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This separation of mind and body is even more absurd when we consider the degree to which obesity and eating disorders overlap and co-occur. For example, binge eating disorder (BED) is known to go undiagnosed in about 30 per cent of obese people attending weight loss clinics. Similarly, obese and overweight individuals are at a much higher risk of engaging in bulimic-style weight control strategies, such as self-induced vomiting, laxative abuse and other compulsive compensatory forms of behaviour.

This failure to integrate obesity and eating disorders means that we miss valuable opportunities for health promotion, and we may indeed also be creating future problems for ourselves. For example, a study undertaken in Al Ain, published in the Bahrain Medical Bulletin, reported a 48 per cent obesity rate for Emirati women between the age of 30 and 39. The article goes on, and rightly so, to make recommendations about increasing obesity prevention activities. However, the same study also reports a rate of 28 per cent underweight among the same population. In relative international terms, this is an extremely high rate. However, the article makes nothing of it. It is almost as if we have forgotten that being underweight is a health problem, too. Apart from being one of the diagnostic criteria for anorexia nervosa, emaciation is associated with a whole host of physical health complications, including endocrinological complaints (infertility), haematological problems (anaemia, leukopenia) and skeletomuscular conditions (osteoporosis).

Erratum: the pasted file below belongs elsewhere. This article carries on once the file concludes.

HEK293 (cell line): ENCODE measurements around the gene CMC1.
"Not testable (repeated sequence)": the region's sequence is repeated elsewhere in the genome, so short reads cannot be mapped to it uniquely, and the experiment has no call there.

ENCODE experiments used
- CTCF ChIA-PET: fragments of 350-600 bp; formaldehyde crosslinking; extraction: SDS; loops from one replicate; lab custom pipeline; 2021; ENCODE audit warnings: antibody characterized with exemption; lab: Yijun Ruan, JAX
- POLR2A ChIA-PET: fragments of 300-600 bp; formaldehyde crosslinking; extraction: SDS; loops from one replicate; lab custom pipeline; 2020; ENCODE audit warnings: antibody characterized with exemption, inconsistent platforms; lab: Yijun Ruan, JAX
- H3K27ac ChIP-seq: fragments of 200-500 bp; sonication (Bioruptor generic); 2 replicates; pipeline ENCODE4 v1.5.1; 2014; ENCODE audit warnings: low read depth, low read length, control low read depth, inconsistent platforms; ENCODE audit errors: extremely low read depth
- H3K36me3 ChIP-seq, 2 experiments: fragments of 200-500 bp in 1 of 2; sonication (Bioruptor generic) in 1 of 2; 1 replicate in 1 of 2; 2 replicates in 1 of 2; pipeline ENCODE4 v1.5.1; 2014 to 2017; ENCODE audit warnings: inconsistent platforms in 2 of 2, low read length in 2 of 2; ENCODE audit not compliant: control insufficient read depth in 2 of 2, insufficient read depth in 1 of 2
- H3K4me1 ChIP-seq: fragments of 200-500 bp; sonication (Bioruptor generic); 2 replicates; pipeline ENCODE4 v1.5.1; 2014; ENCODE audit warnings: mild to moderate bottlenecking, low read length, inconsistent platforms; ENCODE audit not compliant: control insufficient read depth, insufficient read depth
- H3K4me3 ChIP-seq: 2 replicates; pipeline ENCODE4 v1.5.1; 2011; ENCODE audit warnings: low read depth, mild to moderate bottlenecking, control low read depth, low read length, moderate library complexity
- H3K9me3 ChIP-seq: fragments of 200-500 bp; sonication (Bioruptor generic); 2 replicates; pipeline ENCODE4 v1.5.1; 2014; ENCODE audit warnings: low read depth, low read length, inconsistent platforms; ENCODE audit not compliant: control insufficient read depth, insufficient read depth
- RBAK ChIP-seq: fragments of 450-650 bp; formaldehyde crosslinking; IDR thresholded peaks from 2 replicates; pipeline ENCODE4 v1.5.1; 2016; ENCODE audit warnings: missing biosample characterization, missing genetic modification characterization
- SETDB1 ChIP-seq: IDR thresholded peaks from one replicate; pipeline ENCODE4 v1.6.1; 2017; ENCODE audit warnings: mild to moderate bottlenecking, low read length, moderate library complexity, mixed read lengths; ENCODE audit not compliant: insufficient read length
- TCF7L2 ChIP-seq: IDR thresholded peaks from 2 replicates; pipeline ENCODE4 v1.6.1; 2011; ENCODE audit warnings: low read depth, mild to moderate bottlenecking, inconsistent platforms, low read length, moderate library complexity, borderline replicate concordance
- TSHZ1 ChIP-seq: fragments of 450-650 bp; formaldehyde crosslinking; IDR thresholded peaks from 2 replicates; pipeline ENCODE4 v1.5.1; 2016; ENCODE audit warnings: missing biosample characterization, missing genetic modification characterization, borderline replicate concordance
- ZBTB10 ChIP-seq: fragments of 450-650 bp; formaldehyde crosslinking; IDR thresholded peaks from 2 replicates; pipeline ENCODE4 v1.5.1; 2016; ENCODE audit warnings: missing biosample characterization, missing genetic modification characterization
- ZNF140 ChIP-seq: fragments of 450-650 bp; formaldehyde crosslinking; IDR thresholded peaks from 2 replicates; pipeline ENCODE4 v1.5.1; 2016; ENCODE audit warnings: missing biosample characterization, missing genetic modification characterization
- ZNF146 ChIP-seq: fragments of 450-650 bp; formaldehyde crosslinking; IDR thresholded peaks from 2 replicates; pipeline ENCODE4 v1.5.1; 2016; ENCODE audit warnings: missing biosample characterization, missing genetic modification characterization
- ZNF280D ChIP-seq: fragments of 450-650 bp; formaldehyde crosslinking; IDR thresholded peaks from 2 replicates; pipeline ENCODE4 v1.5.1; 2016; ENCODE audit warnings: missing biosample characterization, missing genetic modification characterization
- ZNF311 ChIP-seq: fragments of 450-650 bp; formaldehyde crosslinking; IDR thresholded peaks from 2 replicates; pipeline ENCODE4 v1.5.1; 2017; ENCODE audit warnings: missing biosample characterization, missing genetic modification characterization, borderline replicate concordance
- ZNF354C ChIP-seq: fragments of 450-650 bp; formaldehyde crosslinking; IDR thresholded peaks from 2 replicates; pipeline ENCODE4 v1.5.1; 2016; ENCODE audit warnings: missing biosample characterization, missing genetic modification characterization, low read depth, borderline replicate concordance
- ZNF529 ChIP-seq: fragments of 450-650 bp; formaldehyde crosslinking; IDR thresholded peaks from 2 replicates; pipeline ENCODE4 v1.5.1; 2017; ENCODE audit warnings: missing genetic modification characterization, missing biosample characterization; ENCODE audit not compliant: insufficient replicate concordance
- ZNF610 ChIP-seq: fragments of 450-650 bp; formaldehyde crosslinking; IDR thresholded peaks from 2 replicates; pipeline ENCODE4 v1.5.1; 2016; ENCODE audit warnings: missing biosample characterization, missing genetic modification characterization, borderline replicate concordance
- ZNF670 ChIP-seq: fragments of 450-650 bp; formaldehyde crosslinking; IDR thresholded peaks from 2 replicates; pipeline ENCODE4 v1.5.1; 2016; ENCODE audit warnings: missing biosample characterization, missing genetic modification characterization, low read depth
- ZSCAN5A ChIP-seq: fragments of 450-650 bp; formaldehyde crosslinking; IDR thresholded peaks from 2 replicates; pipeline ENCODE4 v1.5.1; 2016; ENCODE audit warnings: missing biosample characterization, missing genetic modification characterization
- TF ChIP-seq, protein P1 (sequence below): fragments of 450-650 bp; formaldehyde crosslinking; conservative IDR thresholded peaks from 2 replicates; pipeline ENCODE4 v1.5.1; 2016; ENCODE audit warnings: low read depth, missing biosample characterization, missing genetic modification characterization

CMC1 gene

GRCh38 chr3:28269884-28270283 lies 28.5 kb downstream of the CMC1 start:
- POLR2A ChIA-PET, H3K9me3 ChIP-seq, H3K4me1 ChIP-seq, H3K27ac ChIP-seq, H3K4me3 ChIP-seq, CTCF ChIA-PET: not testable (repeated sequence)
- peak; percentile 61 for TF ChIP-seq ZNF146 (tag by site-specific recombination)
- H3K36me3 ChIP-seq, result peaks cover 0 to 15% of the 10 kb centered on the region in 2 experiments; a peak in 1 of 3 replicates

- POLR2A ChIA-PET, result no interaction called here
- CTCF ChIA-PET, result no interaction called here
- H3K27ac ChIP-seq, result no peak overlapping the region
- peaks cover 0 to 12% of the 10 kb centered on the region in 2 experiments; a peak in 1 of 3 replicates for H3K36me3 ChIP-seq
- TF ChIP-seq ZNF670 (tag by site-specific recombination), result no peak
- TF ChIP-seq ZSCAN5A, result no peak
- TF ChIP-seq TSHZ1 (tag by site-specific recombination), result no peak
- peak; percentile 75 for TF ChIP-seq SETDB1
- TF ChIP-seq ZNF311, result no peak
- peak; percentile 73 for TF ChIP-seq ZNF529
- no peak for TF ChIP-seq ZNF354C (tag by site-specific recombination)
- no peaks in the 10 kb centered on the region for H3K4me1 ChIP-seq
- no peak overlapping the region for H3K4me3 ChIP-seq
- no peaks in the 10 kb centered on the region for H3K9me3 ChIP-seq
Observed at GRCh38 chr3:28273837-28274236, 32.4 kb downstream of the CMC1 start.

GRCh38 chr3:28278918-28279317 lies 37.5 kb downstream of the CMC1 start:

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Another problem arising from our failure to view obesity and eating disorders as an integrated spectrum of food and weight loss problems is the conflicting messages people receive as part of disjointed preventative initiatives. For example, the overly zealous anti-obesity campaign might unintentionally promote excessive weight and shape concern, also providing the individual with a rationale for unhealthy weight loss practices, for example, pseudo-veganism. Who could insist on their child finishing a meal when the child (secretly an aspirant cat-walk model) is claiming diabetes-prevention as the rationale for her ever-decreasing portion sizes and her born-again veganism? An integrated approach to food and weight-loss problems would be better able to address these issues, preventing the iatrogenic effects associated with having separate programmes of prevention.